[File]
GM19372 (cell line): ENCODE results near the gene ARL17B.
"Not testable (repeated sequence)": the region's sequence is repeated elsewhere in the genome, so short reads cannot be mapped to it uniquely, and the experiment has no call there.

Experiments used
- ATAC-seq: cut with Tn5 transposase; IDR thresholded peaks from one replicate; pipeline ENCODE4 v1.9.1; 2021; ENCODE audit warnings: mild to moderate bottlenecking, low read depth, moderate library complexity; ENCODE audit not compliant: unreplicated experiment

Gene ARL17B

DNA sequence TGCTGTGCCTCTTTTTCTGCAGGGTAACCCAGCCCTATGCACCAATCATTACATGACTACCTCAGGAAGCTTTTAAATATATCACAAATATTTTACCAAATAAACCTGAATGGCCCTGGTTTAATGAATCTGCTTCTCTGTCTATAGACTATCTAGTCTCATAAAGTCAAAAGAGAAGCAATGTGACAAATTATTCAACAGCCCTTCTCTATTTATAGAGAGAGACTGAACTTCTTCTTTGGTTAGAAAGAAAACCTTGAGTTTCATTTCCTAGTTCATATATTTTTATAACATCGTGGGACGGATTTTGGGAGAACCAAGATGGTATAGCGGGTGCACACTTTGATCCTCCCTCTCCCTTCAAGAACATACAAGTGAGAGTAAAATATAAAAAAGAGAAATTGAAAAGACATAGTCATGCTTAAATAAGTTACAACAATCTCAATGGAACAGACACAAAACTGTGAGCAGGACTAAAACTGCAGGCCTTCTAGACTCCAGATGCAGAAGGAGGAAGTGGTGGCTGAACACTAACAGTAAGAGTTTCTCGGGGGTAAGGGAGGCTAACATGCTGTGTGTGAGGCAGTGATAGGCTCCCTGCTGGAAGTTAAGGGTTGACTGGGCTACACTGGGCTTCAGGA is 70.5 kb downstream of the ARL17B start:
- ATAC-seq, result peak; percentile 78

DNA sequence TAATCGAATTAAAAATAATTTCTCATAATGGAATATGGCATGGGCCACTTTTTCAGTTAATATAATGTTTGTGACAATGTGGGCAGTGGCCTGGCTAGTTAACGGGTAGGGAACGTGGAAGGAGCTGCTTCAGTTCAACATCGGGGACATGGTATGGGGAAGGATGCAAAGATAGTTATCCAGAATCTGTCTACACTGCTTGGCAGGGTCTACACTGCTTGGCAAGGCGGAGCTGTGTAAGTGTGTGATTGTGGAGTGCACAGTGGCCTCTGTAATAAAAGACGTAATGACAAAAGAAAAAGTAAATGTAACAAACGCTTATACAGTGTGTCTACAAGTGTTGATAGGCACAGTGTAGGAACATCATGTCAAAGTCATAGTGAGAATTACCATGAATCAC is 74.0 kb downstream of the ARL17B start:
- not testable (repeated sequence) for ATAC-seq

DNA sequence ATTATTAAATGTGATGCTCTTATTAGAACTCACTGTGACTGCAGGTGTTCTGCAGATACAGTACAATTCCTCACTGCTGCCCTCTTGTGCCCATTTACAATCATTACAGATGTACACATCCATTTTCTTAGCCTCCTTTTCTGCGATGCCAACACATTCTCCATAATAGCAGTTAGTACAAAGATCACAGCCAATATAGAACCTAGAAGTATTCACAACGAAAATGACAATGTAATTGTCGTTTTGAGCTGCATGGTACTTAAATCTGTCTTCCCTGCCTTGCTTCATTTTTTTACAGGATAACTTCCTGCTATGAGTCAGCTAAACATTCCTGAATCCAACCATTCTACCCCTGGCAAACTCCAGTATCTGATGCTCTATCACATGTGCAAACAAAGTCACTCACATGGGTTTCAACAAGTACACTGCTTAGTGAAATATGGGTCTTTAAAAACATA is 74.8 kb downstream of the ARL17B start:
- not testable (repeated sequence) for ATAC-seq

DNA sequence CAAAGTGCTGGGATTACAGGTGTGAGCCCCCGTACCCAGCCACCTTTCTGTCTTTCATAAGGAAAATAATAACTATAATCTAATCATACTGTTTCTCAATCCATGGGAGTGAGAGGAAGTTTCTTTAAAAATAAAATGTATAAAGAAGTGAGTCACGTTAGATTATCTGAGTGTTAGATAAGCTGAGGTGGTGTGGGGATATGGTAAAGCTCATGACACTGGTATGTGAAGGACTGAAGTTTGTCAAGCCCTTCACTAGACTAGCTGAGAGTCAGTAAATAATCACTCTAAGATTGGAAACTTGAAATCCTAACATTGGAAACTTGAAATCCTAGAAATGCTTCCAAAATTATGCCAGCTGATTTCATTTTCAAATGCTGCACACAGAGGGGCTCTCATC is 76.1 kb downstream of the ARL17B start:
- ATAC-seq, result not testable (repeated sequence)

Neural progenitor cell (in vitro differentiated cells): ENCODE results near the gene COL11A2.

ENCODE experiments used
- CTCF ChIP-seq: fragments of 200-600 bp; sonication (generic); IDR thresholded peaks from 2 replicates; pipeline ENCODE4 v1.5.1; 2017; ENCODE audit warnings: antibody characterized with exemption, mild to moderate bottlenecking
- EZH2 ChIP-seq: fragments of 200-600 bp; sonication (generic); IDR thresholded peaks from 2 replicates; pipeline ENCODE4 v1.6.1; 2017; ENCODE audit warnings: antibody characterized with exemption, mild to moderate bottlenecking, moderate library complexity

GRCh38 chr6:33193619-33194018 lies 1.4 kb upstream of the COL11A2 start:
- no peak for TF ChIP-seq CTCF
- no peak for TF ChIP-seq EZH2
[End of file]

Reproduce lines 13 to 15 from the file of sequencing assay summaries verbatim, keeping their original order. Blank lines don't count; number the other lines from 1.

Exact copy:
- ATAC-seq, result not testable (repeated sequence)

Neural progenitor cell (in vitro differentiated cells): ENCODE results near the gene COL11A2.

ENCODE experiments used